Monday, September 17, 2018


Today I was running a few errands. I usually listen to music, but I decided to tune into NPR. It was a mistake. If you take the time to educate yourself on the issues, you should be disgusted by what passes for a national public radio broadcast. It's almost completely crap, what isn't crap, isn't moving the conversion forward, it's barely of human interest.

The public owns the airways, but we gave it away to our corporate overlords. We gorge on their bullshit and go willingly to oblivion.

But at least we have Chris Hedges:

(On Contact at RT America)

"In a conversation about his new book ‘America: The Farewell Tour,’ Chris Hedges tells journalist, Hugh Hamilton, that institutions and practices rooted in a capitalist economic system in the US are unraveling, while also making a call for action. Two-part interview."

(Simon &

"America, says Pulitzer Prize­–winning reporter Chris Hedges, is convulsed by an array of pathologies that have arisen out of profound hopelessness, a bitter despair, and a civil society that has ceased to function. The opioid crisis; the retreat into gambling to cope with economic distress; the pornification of culture; the rise of magical thinking; the celebration of sadism, hate, and plagues of suicides are the physical manifestations of a society that is being ravaged by corporate pillage and a failed democracy. As our society unravels, we also face global upheaval caused by catastrophic climate change. All these ills presage a frightening reconfiguration of the nation and the planet.

Donald Trump rode this disenchantment to power. In his “forceful and direct” (Publishers Weekly) America: The Farewell Tour, Hedges argues that neither political party, now captured by corporate power, addresses the systemic problem. Until our corporate coup d’état is reversed these diseases will grow and ravage the country. “With a trademark blend of…sharply observed detail, Hedges writes a requiem for the American dream” (Kirkus Reviews) and seeks to jolt us out of our complacency while there is still time."

Tuesday, September 11, 2018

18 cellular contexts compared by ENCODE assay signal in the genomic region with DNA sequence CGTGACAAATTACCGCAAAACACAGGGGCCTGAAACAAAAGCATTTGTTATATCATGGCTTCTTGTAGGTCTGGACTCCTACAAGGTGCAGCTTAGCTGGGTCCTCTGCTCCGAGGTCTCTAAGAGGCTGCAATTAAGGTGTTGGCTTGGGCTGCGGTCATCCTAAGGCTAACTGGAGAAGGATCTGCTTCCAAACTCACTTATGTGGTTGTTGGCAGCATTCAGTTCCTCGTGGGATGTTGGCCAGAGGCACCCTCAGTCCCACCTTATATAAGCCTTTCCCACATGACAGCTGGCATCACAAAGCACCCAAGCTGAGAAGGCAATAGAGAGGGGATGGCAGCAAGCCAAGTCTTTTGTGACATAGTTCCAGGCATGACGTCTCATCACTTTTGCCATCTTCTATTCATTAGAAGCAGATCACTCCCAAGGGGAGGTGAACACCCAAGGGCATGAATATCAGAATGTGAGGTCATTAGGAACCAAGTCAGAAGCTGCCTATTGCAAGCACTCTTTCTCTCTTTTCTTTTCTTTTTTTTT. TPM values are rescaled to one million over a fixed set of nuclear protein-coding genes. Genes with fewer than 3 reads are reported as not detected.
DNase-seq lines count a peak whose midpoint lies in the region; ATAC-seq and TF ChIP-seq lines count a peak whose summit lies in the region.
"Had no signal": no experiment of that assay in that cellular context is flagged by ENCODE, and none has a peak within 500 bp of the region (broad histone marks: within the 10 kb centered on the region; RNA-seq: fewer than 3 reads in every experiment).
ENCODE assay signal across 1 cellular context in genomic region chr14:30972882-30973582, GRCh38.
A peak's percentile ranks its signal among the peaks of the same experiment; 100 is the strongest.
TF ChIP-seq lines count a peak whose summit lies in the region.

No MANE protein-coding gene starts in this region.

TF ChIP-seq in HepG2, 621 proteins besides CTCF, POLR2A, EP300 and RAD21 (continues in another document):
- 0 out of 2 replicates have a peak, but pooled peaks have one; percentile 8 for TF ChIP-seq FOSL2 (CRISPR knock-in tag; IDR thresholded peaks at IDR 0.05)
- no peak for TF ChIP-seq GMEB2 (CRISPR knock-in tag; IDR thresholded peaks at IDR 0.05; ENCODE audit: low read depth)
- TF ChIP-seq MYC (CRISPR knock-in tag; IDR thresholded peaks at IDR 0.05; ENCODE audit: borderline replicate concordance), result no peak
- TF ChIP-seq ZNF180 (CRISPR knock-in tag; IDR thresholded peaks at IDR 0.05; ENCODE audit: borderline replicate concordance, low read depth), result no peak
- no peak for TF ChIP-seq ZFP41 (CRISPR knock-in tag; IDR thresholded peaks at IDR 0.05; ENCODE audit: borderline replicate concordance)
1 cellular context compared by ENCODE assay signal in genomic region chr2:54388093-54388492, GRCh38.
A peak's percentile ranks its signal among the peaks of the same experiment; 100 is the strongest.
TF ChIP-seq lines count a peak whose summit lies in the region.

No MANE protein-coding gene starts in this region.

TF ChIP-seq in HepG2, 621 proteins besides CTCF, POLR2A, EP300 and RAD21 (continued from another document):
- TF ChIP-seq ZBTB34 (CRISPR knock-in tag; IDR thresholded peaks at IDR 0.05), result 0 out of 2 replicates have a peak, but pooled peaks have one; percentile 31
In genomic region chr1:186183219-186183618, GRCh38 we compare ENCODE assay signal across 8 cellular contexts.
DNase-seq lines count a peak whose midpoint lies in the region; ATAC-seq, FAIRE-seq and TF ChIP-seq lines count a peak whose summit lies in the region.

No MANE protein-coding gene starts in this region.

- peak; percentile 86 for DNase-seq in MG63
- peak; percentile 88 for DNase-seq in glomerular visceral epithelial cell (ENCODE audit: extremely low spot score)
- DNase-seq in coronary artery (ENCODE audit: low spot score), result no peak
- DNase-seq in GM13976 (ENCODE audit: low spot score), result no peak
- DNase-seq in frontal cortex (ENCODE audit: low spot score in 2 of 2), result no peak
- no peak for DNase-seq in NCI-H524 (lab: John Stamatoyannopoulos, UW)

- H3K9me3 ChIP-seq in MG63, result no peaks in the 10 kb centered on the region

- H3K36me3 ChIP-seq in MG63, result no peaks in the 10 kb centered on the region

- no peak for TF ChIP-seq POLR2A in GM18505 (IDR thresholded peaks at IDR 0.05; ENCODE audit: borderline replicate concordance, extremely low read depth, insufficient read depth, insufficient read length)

"Amazon made headlines Tuesday when it became the second American company, after Apple, to reach $1 trillion in value. Amazon’s founder and chief executive, Jeff Bezos, is the richest man in the world, with a net worth of more than $167 billion. But what’s behind that wealth? What about its workers? The working conditions in Amazon’s warehouses have been the focus of protests, union drives and several investigations—including by student reporters. As students throughout the country head back to class, we feature an investigative report by students at the Rutgers University Department of Journalism and Media Studies."


"Independent Senator Bernie Sanders has targeted Amazon for its role in widening the wage gap in the United States, and this week he is expected to unveil legislation requiring large employers like Amazon to cover the cost of federal assistance received by their employees. We speak with journalist James Bloodworth, who spent a month working undercover as a “picker” in an Amazon order fulfillment center and found workers were urinating in bottles because they were discouraged from taking bathroom breaks. His new book is “Hired: Six Months Undercover in Low-Wage Britain.”


"In Part 2 of our interview with U.K.-based journalist James Bloodworth, he describes how he went undercover as an Amazon warehouse “picker” and found impoverishment and mistreatment. His new book is Hired: Six Months Undercover in Low-Wage Britain."

Monday, September 10, 2018



"Reinforcing the worldwide perception of the US as “a bully and a hegemon” that will not tolerate attempts by the global community to hold it accountable for its deadly actions overseas, President Donald Trump’s national security adviser John Bolton is set to deliver a speech on Monday that will reportedly threaten International Criminal Court (ICC) officials with sanctions if they dare to move ahead with probes into US or Israeli war crimes."


John Bolton Threatens International Criminal Court Members for Probing U.S. Torture in Afghanistan
( - 9/11/2018 Show)

"Climate Change Supercharges Hurricane Florence as 1.5 Million Evacuate in Carolinas & Virginia"

And other shit storms, etc....

The Supreme Court will soon be in control of the corporations. Legal decisions will benefit the companies and institutions that profit at the expense of the people and the planet.

A corporate state is a fascist state, run to enrich the oligarchs and exploit working class people. If you believe the American Revolution was fought against tyranny, how can you continue to support the Duopoly that represents the new American Aristocracy?

Resist the status quo!


"Observers say that confirmation of Judge Brett Kavanaugh to become President Trump’s second pick for a lifetime job on the Supreme Court will make the Court more conservative. It is more accurate to say Kavanaugh will make the Court more corporatist.

With Kavanaugh, it is all about siding with corporations over workers, consumers, patients, motorists, the poor, minority voters, and beleaguered communities.

Repeatedly Kavanaugh’s judicial opinions put corporate interests ahead of the common good—backing the powerful against the weak, the vulnerable, and the defenseless."

* * * * *
The Democratic Party is not an opposition party, they side with Republicans on most major issues.